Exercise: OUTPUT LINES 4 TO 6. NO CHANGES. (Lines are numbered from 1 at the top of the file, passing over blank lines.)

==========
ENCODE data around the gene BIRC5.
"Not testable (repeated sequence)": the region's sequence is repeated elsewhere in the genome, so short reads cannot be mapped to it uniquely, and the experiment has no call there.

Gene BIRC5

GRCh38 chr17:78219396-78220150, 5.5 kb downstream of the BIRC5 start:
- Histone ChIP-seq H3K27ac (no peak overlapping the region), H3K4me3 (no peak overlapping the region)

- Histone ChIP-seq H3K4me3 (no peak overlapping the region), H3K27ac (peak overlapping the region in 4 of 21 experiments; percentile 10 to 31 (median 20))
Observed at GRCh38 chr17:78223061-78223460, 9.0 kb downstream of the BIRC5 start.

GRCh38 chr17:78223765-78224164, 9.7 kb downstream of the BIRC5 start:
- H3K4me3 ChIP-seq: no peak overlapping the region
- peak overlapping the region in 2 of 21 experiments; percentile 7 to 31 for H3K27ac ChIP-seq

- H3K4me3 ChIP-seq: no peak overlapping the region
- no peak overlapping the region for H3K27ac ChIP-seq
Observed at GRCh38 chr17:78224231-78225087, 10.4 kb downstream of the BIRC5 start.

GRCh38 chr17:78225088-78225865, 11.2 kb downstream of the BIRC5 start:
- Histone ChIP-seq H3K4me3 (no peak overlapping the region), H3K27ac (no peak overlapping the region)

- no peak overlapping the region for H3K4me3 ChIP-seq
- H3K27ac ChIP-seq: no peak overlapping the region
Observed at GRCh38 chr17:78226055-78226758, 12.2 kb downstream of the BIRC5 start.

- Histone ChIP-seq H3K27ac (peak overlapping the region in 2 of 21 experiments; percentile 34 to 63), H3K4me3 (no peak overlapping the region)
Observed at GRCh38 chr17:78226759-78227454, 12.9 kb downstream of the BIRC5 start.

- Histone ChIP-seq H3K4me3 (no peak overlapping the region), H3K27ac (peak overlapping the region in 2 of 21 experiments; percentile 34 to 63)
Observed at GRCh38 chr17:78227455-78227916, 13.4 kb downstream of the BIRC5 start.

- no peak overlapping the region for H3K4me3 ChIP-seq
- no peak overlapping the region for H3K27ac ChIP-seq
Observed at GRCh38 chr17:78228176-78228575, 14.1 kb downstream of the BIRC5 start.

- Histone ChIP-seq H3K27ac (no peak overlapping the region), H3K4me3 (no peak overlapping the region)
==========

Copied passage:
GRCh38 chr17:78219396-78220150, 5.5 kb downstream of the BIRC5 start:
- Histone ChIP-seq H3K27ac (no peak overlapping the region), H3K4me3 (no peak overlapping the region)

- Histone ChIP-seq H3K4me3 (no peak overlapping the region), H3K27ac (peak overlapping the region in 4 of 21 experiments; percentile 10 to 31 (median 20))